Snoop Dogg is one of a handful of artists who have carte blanche when it comes to drug use, if you still wanna call the green business "drugs" in the sense that heroin or crack cocaine are drugs. Keith Richards can still rep coke when he wants to, but that's now just like hearing your grandpa talk about how great Red Man chewing tobacco still tastes. At this point all Snoop needs is his massive catalog of hits from 1992 on to command sold-out concert stands and packed rooms, like the one at the House Of Blues on Friday night. Hell, he can even wait almost two hours after his opening act to take the stage. How anyone in the crowd was remotely surprised by that is astonishing. You would think stoned people wouldn't have a concept of time, let alone have it in their marshmallow-like mental state to turn a word in anger at the man. Aftermath didn't purposefully get stoned at the Snoop Dogg show. He promises he didn't puff on a pipe, suck on a joint, eat a brownie or make out with a bong. All he really he had to do to get his medicinal fix was stand at the front of house near the photo pit and take big panic breaths. A few minutes after that, he could be heard lamenting how far away Frank's Pizza was and how soft his beard can be when it wants to be.
Any anger that the crowd had built up during Snoop's hour-long delay died when the opening hums and strings of "Tha Next Episode" began. For the next hour and a half, Snoop took us through his history, zigzagging between his first album Doggystyle, latter-day collaborations and everything in between, with time in between for the requisite Tupac tribute including "Hail Mary," with the house lights turned red for effect. The scene turned orgasmic as the bass got deeper for "Gin & Juice," making even the nerdiest-looking white folk in the crowd throw up imaginary gang signs left and right with the missus on their hip. A group of aged businessmen and women straight outta the Foundation Room were traversing the crowd during "Gin" and we swore we saw at least two of their anuses unclench for the "rolling down the street smoking indo" refrain. Dudes were getting their Eddie Bauer swag on. If one were to walk straight through the crowd on the HOB's floor, you would in essence be inhaling a sort of Golden Corral of pot. Good stuff, bad stuff, strange stuff, stuff that smelled like someone had been ripped off, all wafted through the hall. Walking around during Snoop's set was like wading in a washing machine made of leather, hair product and flailing arms on the "agitate" cycle. The only real refuge was along the walls in the back of the house near the elevator, but even there the random couple would steal off to grind in front of you like a traveling mariachi band at a Mexican restaurant. Snoop's influence now goes across all party lines. To some he's still a '90s rap icon, for others he's the best friend marijuana has, and still to a very large group at the HOB Friday he made his mark on them through television and movies. Hip-hop kids may be sick of the novelty, and we can definitely understand that position, but remember he made hip-hop fun again as gangsta rap amped and gunned up in the '90s. He helped make the genre palatable for kids in the suburbs, appealing to their party senses with a universal sense of humor. He brought the culture to them in a form that they could understand, paving the way for the hard stuff. Each new generation will get the Snoop Dogg that they deserve, even if this current one may only see him as the delightful Willy Wonka of Marijuana. He will still be around for the next group who is ready to see him through the haze for the Death Row pioneer he really is. He will still be standing when his work in Soul Plane is recognized for its true genius and he will be the beloved old man in Jell-O commercials selling your children "jellizzle" because it "jigizzles."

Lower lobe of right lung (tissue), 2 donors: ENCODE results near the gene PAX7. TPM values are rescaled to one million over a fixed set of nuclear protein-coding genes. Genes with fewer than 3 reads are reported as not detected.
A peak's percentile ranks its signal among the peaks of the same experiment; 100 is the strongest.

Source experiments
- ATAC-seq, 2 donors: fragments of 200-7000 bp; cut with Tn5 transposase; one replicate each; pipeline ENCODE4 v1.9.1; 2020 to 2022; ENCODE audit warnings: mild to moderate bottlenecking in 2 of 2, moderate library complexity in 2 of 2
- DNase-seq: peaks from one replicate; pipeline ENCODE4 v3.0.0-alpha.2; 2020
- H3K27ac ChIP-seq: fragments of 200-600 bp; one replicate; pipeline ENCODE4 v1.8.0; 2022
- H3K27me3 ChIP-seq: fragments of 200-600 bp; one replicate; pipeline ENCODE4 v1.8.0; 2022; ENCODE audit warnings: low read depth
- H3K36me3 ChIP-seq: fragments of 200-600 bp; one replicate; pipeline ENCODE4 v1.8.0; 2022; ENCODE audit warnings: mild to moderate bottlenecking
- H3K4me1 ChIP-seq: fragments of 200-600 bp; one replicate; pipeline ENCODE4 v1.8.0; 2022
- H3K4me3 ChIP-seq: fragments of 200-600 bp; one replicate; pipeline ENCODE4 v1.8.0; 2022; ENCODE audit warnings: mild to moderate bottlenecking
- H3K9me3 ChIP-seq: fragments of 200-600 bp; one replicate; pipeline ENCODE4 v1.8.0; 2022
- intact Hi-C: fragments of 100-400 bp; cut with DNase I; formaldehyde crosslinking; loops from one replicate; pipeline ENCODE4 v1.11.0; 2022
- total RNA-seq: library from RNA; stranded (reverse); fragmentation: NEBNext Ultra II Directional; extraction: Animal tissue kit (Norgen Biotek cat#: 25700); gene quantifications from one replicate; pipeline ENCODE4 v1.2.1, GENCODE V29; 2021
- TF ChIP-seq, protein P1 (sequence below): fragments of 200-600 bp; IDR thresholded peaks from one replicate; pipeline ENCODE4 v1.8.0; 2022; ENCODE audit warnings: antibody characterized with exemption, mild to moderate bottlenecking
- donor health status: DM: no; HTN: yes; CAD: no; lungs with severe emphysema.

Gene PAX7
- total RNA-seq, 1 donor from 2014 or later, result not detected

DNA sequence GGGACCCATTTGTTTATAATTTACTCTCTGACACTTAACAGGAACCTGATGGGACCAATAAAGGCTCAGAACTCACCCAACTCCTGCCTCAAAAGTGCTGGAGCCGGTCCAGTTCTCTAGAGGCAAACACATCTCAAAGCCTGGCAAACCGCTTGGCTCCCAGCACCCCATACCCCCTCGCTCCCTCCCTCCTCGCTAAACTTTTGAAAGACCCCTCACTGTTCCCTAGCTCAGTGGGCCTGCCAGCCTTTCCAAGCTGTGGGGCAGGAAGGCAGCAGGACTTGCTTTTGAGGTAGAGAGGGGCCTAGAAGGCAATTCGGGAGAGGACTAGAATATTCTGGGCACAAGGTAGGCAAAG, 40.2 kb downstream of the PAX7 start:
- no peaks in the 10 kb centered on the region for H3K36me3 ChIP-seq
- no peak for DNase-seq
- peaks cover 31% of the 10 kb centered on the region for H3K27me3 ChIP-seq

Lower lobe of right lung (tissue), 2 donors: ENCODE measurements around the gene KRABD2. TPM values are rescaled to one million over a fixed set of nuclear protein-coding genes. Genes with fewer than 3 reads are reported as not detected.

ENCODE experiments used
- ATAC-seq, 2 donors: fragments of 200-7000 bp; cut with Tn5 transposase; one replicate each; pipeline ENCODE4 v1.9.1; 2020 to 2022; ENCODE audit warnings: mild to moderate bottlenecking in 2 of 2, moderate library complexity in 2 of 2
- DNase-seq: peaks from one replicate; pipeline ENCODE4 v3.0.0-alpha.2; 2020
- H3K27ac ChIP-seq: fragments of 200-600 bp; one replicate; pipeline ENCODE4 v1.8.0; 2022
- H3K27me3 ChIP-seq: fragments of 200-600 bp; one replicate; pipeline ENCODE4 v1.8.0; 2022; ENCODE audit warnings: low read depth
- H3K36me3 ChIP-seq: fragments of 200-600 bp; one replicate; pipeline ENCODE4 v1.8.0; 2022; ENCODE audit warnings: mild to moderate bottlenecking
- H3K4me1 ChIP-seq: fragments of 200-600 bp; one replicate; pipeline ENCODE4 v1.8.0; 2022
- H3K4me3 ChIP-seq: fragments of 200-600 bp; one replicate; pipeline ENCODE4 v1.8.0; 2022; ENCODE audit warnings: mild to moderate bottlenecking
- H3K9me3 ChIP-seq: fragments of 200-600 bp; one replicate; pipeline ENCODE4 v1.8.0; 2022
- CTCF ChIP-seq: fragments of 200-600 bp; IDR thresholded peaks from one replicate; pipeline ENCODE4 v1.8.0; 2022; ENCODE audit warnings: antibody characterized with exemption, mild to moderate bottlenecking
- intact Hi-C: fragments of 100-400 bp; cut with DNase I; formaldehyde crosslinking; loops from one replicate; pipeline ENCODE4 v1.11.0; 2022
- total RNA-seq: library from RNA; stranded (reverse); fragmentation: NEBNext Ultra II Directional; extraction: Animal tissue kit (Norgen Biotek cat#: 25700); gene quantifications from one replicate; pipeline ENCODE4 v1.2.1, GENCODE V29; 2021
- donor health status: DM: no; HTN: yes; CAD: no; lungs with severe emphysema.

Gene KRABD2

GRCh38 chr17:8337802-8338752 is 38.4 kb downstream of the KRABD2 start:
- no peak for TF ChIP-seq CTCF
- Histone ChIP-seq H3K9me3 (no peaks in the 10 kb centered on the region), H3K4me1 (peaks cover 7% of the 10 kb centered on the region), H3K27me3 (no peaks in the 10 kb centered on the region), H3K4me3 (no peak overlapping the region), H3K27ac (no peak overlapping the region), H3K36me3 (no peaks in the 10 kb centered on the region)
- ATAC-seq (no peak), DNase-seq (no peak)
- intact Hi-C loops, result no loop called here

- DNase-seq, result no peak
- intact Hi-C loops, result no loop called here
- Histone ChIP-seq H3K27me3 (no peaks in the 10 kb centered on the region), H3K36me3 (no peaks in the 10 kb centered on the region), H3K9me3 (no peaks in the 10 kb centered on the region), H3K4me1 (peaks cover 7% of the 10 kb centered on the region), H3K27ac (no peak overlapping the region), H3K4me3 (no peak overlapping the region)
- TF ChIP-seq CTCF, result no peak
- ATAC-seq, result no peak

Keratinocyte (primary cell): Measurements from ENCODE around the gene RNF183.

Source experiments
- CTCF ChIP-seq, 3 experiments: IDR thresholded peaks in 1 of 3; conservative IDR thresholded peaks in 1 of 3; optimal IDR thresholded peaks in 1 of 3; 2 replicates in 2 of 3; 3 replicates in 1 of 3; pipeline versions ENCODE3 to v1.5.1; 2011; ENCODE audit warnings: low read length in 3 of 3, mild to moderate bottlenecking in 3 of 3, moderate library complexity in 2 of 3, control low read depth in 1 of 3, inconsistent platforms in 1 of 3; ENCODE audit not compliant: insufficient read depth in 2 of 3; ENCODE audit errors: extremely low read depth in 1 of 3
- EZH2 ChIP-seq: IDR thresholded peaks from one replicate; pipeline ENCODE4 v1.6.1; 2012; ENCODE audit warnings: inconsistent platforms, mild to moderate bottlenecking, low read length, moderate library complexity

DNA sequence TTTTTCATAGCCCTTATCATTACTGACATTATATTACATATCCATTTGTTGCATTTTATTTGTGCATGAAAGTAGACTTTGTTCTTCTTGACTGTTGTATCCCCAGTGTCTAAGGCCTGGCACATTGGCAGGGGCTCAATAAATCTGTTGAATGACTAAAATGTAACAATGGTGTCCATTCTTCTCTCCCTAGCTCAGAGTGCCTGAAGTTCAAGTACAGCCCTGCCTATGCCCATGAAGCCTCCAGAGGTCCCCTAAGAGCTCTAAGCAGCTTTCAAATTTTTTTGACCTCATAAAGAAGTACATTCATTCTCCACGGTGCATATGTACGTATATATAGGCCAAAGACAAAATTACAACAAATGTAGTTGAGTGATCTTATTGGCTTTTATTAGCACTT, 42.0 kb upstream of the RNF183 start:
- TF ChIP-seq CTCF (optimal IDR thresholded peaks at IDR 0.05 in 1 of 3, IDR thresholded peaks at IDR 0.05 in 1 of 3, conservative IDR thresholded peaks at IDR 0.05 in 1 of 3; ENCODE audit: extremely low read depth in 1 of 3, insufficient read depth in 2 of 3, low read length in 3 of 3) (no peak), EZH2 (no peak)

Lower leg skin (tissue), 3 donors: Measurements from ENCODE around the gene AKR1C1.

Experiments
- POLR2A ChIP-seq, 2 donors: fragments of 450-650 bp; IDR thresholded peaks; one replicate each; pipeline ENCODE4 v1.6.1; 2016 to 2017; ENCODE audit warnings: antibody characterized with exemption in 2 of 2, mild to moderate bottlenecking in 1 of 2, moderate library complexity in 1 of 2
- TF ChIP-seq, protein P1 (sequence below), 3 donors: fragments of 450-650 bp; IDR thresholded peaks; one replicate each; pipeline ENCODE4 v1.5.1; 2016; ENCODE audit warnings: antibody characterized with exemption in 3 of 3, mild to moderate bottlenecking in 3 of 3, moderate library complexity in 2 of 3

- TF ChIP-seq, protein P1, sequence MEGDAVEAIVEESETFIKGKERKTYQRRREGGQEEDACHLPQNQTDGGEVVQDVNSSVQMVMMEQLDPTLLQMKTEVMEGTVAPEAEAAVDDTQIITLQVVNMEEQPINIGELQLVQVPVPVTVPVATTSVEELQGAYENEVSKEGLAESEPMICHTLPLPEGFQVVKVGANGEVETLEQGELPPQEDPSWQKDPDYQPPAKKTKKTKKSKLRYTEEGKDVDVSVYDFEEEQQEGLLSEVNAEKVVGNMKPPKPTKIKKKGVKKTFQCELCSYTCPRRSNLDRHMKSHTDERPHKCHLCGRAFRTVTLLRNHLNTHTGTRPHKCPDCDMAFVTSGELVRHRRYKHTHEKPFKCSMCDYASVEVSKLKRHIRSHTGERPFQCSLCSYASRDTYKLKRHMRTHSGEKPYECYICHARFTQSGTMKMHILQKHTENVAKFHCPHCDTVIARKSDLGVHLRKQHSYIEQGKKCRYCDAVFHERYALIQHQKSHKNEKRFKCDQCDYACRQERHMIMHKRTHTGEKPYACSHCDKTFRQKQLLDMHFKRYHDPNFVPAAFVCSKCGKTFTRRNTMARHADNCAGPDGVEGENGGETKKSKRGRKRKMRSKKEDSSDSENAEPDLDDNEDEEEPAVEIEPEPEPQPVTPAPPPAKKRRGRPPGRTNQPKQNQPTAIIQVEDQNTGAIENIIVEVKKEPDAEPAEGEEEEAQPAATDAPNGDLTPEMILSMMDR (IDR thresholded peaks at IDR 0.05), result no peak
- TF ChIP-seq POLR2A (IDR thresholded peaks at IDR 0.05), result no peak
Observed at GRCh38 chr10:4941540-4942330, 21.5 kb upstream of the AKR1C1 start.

We Believe Local Journalism is Critical to the Life of a City
Engaging with our readers is essential to the mission of the Houston Press. Make a financial contribution or sign up for a newsletter, and help us keep telling Houston’s stories with no paywalls.